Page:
Dorothy Parker

(22 August 1893 - 7 June 1967 / Long Branch / New Jersey)

Dorothy Parker Quotes

  • ''Hollywood money isn't money. It's congealed snow, melts in your hand, and there you are.''
    Dorothy Parker (1893-1967), U.S. humorous writer. Interview in Writers at Work, First Series, ed. Malcolm Cowley (1958).
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  • ''Gratitude—the meanest and most snivelling attribute in the world.''
    Dorothy Parker (1893-1967), U.S. humorous writer. Interview in Writers at Work, First Series, ed. Malcolm Cowley (1958).
  • ''All those writers who write about their childhood! Gentle God, if I wrote about mine you wouldn't sit in the same room with me.''
    Dorothy Parker (1893-1967), U.S. humorous writer. Interview in Writers at Work, First Series, ed. Malcolm Cowley (1958).
  • ''I can't talk about Hollywood. It was a horror to me when I was there and it's a horror to look back on. I can't imagine how I did it. When I got away from it I couldn't even refer to the place by name. "Out there," I called it.''
    Dorothy Parker (1893-1967), U.S. humorous writer. Interview in Writers at Work, First Series, ed. Malcolm Cowley (1958).
  • ''Those who have mastered etiquette, who are entirely, impeccably right, would seem to arrive at a point of exquisite dullness.''
    Dorothy Parker (1893-1967), U.S. humorous writer. repr. in The Portable Dorothy Parker, pt. 2 (1944, revised 1973). "Mrs. Post Enlarges on Etiquette," The New Yorker (December 31, 1927).
  • ''Enjoyed it! One more drink and I'd have been under the host.''
    Dorothy Parker (1893-1967), U.S. humorous writer. Quoted in The Algonquin Wits, ed. Robert E. Drennan (1968). On being asked whether she had enjoyed a party.
  • ''This is not a novel to be tossed aside lightly. It should be thrown with great force.''
    Dorothy Parker (1893-1967), U.S. humor writer. Quoted in The Algonquin Wits, ed. Robert E. Drennan (1968). Book review.
  • ''Good work, Mary. We all knew you had it in you.''
    Dorothy Parker (1893-1967), U.S. humorous writer. Quoted in While Rome Burns, "Our Mrs. Parker," Alexander Woollcott (1934). Telegram to a friend who had just become a mother after a prolonged pregnancy.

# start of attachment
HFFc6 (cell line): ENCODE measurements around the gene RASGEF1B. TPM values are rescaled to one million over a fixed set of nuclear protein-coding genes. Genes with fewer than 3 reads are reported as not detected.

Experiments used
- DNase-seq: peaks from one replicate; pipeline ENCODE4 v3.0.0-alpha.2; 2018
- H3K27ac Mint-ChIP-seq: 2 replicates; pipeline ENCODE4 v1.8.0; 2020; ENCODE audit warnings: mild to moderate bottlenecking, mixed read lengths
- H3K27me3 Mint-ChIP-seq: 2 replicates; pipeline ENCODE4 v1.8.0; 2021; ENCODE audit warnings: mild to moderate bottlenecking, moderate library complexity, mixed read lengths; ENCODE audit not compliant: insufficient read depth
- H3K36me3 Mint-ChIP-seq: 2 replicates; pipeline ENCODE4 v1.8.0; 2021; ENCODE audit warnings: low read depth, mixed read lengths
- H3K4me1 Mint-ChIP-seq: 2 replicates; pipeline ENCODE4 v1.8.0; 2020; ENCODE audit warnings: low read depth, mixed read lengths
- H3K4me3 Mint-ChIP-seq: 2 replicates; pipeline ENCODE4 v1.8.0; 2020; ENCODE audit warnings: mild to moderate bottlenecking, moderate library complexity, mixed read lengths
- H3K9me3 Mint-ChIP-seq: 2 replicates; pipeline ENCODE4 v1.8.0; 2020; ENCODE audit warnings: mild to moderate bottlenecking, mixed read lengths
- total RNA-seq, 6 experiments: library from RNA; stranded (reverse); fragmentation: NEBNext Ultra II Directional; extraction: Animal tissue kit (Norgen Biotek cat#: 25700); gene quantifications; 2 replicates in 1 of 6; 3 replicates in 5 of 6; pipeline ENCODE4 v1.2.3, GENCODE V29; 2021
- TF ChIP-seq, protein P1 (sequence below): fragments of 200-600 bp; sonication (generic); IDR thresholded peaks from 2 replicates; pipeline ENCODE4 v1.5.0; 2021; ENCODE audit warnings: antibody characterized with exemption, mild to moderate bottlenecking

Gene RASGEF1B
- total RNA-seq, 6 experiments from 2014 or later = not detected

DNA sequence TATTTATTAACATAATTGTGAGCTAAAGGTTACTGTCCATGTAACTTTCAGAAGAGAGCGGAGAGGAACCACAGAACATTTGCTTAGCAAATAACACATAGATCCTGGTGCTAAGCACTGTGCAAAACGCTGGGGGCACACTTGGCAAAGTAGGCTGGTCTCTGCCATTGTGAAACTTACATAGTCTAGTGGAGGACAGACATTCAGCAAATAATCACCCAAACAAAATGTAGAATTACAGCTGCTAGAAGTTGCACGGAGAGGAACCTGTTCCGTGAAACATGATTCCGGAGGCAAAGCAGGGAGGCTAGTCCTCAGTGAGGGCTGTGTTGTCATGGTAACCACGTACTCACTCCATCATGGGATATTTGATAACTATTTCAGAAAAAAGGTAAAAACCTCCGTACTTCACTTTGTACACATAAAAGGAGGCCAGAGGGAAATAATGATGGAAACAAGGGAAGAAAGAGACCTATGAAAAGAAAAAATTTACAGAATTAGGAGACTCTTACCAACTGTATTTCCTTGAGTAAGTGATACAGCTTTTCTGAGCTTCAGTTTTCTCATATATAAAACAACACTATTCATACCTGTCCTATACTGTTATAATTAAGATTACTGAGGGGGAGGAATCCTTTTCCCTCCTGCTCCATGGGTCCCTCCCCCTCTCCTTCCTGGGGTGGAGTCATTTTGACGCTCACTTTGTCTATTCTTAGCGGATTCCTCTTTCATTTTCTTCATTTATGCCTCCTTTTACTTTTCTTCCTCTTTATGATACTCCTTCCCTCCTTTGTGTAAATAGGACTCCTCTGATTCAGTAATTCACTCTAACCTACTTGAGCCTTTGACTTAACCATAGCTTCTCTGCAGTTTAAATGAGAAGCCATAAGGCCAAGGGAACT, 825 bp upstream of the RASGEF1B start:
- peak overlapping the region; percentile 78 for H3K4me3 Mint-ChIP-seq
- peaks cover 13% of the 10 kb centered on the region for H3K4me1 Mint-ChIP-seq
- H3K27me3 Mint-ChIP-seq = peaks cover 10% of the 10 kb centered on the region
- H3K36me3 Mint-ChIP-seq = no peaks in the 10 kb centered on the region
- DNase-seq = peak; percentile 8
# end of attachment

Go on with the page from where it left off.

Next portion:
• ''Excuse my dust.''
    Dorothy Parker (1893-1967), U.S. humorous writer. Quoted in While Rome Burns, "Our Mrs. Parker," Alexander Woollcott (1934). Suggested epitaph.
  • ''And there was that wholesale libel on a Yale prom. If all the girls attending it were laid end to end, Mrs. Parker said, she wouldn't be at all surprised.''
    Dorothy Parker (1893-1967), U.S. humorous writer. Quoted in While Rome Burns, "Our Mrs. Parker," Alexander Woollcott (1934).

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Best Poem of Dorothy Parker

One Perfect Rose

A single flow'r he sent me, since we met.
All tenderly his messenger he chose;
Deep-hearted, pure, with scented dew still wet -
One perfect rose.

I knew the language of the floweret;
'My fragile leaves,' it said, 'his heart enclose.'
Love long has taken for his amulet
One perfect rose.

Why is it no one ever sent me yet
One perfect limousine, do you suppose?
Ah no, it's always just my luck to get
One perfect rose.

Read the full of One Perfect Rose

Song In A Minor Key

There's a place I know where the birds swing low,
And wayward vines go roaming,
Where the lilacs nod, and a marble god
Is pale, in scented gloaming.
And at sunset there comes a lady fair
Whose eyes are deep with yearning.
By an old, old gate does the lady wait
Her own true love's returning.

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